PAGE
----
I’ve only read a couple of Steve Cavanagh’s Eddie Flynn novels in the past and always reflect on how I miss the golden days of the legal procedural.
Cavanagh manages to easily traverse the balance between the mystery / crime solving element and showcasing the (both) boring and enterprising foibles of the justice system. He’s also created very likeable characters in the ensemble cast supporting Eddie and – in some ways – I find myself drawn as much to them as I do to the former con-man turned-lawyer.
The Devil’s Advocate
by Steve Cavanagh
Series: Eddie Flynn #6
Published by Orion
Source: Hachette Australia
Genres: Crime Fiction, Legal Procedural
When a young woman, Skylar Edwards, is found murdered in Buckstown, Alabama, a corrupt sheriff arrests the last person to see her alive, Andy Dubois. It doesn't seem to matter to anyone that Andy is innocent.
Everyone in Buckstown believes Andy is guilty. He has no hope of a fair trial. And the local defense attorney assigned to represent him has disappeared.
Hot shot New York lawyer Eddie Flynn travels south to fight fire with fire. He plans to destroy the prosecutors case, find the real killer and save Andy from the electric chair.
I commented on this same thing in Fifty Fifty, the last of Cavanagh’s novels I reviewed as well. I’m always uncomfortably challenged when we’re told (up-front) ‘who’ does it. In Fifty Fifty we were offered only two options, and here we’re given most of the information so know the ‘why’ and most of the ‘who’, but not all. It doesn’t stop me reading, but I do confess I miss the opportunity to flex my mind around potential baddies and analysing their actions.
Although there is a complex motivation behind the death of 20 year old Skylar the focus is very much on the process of fighting the case – which I guess is what makes it a legal procedural rather than a thriller. But, labels aside, Cavanagh does a great job at creating a very toxic and frustrating environment for Eddie and his team in Buckstown and – even as a reader – I found my blood pressure skyrocketing at the injustice and ability of local law enforcement players to be above the law with (mostly) no oversight, attention or recompense from someone higher in the justice system.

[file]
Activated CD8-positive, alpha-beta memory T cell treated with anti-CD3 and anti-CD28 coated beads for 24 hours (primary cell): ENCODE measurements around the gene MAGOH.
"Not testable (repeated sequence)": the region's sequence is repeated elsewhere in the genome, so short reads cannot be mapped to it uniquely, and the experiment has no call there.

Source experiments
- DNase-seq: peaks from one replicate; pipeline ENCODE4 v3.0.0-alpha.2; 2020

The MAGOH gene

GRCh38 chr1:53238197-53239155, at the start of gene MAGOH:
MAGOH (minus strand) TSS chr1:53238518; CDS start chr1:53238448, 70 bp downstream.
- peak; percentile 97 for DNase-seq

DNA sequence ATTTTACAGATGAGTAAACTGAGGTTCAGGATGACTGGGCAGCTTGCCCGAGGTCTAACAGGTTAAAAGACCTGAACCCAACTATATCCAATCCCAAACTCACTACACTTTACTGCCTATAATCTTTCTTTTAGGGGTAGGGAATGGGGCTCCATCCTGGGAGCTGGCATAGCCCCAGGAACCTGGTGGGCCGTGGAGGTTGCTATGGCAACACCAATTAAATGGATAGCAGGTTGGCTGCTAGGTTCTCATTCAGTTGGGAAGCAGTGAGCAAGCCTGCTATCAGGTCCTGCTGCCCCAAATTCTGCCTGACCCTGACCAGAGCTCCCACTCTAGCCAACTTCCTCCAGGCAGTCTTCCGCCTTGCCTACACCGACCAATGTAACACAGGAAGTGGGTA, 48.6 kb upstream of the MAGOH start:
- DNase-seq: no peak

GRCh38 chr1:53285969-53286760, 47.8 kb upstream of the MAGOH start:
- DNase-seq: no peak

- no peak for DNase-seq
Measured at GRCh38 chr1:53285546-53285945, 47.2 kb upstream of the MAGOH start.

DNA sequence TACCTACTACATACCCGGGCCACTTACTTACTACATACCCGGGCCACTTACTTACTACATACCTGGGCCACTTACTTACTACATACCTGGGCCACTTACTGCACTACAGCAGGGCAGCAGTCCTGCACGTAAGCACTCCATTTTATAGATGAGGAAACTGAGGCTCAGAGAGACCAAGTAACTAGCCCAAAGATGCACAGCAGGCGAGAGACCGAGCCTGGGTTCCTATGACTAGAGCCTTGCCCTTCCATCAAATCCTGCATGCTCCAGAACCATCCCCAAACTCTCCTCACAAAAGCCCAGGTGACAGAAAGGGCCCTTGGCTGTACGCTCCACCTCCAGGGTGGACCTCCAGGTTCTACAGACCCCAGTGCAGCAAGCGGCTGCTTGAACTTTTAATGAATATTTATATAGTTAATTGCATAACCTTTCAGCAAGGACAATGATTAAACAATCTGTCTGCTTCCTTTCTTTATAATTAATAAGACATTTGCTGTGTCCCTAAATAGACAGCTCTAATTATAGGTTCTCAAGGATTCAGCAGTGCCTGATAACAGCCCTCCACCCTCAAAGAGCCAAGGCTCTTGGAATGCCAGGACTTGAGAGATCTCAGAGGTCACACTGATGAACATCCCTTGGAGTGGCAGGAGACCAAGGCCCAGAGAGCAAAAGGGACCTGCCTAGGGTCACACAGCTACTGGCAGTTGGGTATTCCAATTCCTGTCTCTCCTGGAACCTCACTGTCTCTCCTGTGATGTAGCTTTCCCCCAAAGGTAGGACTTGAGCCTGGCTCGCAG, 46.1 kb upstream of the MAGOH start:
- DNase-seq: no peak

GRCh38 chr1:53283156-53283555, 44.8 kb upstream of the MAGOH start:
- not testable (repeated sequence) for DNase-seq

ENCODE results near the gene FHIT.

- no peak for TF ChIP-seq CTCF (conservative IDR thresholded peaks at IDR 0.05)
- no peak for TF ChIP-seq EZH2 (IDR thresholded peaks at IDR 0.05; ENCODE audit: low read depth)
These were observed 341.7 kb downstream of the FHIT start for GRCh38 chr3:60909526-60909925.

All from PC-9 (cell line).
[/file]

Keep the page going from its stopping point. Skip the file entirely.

Even Eddie, (retired judge) Harry and (business partner and fellow lawyer) Kate on a few occasions believe that justice will not be served and that Andy will be convicted of a crime he certainly didn’t commit. The legal system (well, those who serve it) is very much weighted against Andy and his defence team, and the overt perversion of it seems unfathomable. I mean, I’m not naive enough to believe those working in law enforcement are squeaky clean but to have so many (VERY) bad apples in a small batch seems extraordinary.
I mentioned Kate in Fifty Fifty and the fact I was really drawn to her character. Here it’s her friend, the former-cop and now company investigator, Bloch, who was the stand out for me. Though we learn nothing of her backstory – we get a sense of her strong need for justice, her street smarts and incredible perception.
Cavanagh mixes things up as we near the conclusion here. There isn’t one big climax. Rather there’s an unravelling of carefully laid plans and last-minute revelations.
I enjoyed this read but couldn’t help but came away feeling the murder of this young woman had been overly complicated (in both its delivery and motivation) and didn’t entirely make sense. I suspect some of that came down to briefly meeting the likeable Skylar so feeling frustrated by the futility of her death.
The Devil’s Advocate by Steve Cavanagh will be published by Hachette Australia and available in late July 2021.
I received a copy of this book from the publisher for review purposes.